As is often the case with research, upon actually beginning an in-depth study, I found that the information I was uncovering led me in a slightly different direction from the one I initially intended. The initial intent of my research, as presented in my abstract, was to explore the role of propaganda in religious architecture during Republican Rome. As my research progressed, most of the more interesting items of propaganda were–unsurprisingly–dedicated by Republican generals. Although the temples were still interesting and I believe there would have been much there, I decided that the opportunity for more original research lay with these generals. As a result, I tweaked my research to focus on dedications made by Roman generals; specifically, on military dedications (that is, dedications they made in connection to particular military campaigns). As is usual, the best way to draw conclusions concerning specifics of what these dedications represented to the socio-political climate of Rome was to draw comparisons. Although most often people tend to compare Republican Rome to the Imperial Principate, I decided not to make a chronological comparison. Instead, I chose to compare dedications made at home to those made abroad, specifically to those made in Greece. I also chose to limit the time period to the periods between the Second Macedonian War and the Achaean War, when there is a particularly rich pool of evidence to draw from in regards to military dedications in both Rome and Greece.
Within the first four scenes of Annie Baker’s Circle Mirror Transformation, two characters have to hula hoop onstage. While hula hooping is definitely a fun game to play when we’re six years old, hula hooping at the age of 20 seems a little more challenging. As we rehearsed the scene, it seemed like hula hooping would prove difficult for our two actors. The character who owns the hula hoop, Theresa, a 35 year old actress, is an expert “hooper,” as she calls herself. James, a 60 year old economics professor, who also has to hula hoop in the play, does not have to be very good at it, but he has to at least hoop for a few seconds.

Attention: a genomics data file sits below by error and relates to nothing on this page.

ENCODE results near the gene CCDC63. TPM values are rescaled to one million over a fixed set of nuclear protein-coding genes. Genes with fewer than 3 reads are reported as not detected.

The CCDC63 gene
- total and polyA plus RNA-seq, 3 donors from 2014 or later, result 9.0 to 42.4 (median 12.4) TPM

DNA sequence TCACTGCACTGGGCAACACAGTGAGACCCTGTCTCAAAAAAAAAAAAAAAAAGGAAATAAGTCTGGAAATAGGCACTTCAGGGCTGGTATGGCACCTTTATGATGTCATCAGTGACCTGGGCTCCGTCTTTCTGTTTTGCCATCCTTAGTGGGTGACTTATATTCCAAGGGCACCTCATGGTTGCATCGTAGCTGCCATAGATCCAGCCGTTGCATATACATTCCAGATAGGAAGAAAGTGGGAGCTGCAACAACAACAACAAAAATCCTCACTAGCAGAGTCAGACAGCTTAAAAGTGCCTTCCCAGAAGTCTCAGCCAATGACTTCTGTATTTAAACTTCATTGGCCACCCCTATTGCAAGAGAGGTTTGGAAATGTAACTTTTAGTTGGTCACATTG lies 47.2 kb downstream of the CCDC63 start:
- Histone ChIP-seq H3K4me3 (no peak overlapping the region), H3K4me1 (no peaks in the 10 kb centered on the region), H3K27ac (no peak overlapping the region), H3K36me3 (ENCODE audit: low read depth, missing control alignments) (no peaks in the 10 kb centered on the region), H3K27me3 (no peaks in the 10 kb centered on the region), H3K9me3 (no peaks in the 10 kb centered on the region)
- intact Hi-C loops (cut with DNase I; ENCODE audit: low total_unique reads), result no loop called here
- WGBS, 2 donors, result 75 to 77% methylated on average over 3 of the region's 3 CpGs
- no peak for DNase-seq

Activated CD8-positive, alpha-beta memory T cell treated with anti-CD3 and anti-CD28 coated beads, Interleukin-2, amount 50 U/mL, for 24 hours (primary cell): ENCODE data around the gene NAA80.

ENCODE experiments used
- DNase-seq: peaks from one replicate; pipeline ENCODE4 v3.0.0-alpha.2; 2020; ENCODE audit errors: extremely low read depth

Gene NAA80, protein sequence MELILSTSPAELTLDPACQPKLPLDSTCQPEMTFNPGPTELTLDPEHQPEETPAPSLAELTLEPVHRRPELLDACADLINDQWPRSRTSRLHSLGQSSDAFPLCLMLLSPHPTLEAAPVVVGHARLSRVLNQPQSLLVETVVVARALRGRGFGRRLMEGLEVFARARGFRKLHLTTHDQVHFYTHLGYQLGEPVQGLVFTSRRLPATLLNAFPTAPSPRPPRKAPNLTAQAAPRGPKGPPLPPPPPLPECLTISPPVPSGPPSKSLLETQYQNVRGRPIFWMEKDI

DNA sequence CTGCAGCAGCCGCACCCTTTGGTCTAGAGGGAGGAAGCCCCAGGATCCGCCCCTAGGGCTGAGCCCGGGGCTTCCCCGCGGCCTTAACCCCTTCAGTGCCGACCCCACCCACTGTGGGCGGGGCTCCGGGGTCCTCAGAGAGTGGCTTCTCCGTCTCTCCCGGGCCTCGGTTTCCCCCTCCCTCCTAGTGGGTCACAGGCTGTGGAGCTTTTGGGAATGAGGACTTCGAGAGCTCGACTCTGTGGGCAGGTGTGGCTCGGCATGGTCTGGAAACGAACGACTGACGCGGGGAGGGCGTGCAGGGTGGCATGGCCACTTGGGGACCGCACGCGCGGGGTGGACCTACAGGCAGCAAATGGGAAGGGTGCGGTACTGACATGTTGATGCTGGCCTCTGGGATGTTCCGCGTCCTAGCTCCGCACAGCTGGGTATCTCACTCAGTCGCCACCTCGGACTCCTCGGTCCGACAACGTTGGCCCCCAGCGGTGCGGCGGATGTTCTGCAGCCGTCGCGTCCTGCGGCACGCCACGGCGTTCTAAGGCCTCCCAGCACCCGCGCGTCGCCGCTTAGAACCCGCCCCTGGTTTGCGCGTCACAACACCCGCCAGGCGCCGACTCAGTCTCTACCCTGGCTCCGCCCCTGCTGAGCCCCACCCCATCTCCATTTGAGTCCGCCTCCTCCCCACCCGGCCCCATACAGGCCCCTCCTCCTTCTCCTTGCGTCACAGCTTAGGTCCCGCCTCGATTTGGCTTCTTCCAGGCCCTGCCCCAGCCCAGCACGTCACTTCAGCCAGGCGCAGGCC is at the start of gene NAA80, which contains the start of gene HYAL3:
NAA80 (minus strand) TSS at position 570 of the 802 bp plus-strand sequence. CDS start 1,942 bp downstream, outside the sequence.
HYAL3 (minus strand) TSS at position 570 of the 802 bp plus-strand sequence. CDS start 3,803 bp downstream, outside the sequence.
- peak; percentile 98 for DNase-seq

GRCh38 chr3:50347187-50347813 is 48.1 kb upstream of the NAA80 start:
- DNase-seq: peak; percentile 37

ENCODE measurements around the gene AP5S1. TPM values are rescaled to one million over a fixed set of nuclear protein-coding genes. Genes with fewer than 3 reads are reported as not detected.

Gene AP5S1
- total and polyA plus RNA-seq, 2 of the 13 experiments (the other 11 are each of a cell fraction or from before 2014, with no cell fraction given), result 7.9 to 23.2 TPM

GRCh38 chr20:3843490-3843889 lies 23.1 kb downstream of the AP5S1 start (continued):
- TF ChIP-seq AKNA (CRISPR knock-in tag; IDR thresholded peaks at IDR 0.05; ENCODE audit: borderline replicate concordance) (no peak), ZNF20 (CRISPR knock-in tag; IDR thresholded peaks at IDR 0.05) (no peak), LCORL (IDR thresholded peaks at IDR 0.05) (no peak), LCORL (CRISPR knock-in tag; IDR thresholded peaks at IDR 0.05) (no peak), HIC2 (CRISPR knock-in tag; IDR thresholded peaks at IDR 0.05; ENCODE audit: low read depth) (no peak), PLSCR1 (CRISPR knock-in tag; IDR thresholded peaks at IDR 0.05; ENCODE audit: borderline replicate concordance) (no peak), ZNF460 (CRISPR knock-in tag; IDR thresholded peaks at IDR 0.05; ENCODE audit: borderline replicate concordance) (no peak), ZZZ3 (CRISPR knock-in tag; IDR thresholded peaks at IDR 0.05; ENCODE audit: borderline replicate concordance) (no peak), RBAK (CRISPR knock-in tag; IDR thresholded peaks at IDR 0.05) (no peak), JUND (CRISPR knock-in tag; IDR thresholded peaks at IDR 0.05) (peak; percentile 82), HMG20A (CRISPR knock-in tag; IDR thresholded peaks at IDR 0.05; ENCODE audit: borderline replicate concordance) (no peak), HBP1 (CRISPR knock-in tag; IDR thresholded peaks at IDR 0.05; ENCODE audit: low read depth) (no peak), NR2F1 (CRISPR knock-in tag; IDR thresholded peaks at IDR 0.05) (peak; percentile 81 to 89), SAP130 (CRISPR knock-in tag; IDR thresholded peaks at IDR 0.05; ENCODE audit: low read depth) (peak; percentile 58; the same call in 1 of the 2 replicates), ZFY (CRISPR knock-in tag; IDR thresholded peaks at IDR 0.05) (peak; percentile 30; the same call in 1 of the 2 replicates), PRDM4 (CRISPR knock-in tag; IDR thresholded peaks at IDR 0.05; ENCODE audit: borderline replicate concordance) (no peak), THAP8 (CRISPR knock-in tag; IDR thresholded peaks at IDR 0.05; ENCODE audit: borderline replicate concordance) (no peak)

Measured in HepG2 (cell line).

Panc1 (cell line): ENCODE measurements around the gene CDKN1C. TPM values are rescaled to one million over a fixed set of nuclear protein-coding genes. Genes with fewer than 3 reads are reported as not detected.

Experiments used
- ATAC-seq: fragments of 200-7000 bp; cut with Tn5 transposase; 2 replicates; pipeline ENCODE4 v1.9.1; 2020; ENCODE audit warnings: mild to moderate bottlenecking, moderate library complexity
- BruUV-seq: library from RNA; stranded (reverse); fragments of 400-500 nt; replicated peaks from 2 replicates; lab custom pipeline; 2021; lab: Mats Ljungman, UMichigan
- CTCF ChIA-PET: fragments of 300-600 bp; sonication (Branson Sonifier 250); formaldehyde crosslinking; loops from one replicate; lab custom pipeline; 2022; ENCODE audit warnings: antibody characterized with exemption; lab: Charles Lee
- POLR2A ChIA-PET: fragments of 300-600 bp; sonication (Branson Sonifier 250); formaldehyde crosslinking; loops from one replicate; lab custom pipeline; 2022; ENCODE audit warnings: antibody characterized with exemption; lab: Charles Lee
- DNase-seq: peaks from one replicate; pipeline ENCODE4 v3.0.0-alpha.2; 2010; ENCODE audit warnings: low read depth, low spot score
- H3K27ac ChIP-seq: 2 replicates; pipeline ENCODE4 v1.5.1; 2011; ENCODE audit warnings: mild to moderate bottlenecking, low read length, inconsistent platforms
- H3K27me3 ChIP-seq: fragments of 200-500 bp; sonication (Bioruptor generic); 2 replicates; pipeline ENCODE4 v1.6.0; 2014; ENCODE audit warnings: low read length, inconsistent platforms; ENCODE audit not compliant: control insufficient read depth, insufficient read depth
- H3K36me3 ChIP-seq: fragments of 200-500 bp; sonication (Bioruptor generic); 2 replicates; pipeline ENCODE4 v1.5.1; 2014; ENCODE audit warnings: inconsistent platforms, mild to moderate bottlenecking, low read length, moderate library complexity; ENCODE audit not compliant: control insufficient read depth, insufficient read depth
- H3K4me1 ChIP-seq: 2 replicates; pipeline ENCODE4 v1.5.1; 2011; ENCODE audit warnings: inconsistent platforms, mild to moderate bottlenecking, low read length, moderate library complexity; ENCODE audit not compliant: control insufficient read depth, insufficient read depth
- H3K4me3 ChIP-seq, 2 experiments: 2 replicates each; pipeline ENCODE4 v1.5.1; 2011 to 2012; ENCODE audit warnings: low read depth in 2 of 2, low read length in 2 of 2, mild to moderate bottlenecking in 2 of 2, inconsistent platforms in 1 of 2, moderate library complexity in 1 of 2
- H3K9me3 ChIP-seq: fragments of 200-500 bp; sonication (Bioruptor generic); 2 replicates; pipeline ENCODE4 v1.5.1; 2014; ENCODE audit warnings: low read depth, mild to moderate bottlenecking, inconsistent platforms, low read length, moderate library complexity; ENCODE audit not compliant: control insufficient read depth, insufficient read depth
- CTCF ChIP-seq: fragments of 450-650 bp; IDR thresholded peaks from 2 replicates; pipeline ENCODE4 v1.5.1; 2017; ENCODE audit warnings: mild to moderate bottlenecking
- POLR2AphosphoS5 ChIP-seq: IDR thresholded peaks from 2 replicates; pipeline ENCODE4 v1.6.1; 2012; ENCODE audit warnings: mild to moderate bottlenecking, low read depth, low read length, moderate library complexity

After 9 rehearsals (or 18 hours) I have finished my 10 minute and 30 second piece which will be presented at An Evening of Dance at the end of March. All of my costumes have arrived and the look great on my dancers and truly exemplify the meaning of my choreography. They are red and black. The costumes are exactly what I wanted. My costumes also took nearly 3 months to arrive, so at times I was concerned that I would not get them before the performance.
Food Scarcities, North American Flour, US Merchants’ Monopolies, and Rebellion in Late-Colonial Caracas 1797-1810
I’ve just returned from a very successful, targeted research trip to Caracas, Venezuela, to consult the city’s Municipal Archive thanks to my Student Research Grant through the Charles Center and the Reves Center for International Studies. Last year as a Fulbright Fellow from 2010-2011, I had a unique and special opportunity to spend nine months conducting the final phase of my dissertation research– investigating the foreign trade of late-colonial Venezuela at the Archivo General de la Nación and the Academía Nacional de la Historia.
It’s been exactly a month since I last wrote the blog regarding my research project in Nepal. Within this month of January, I, along with other members of our team Swastha Nepal, got to have an experience of a lifetime while we were in the country. I could not update the blogs about my project while in Nepal since we were detached from computers and pretty much all forms of technology while we were in the village. However, now that I am back to civilization and have access to the internet, here’s a summary of the project and my Nepal trip experience.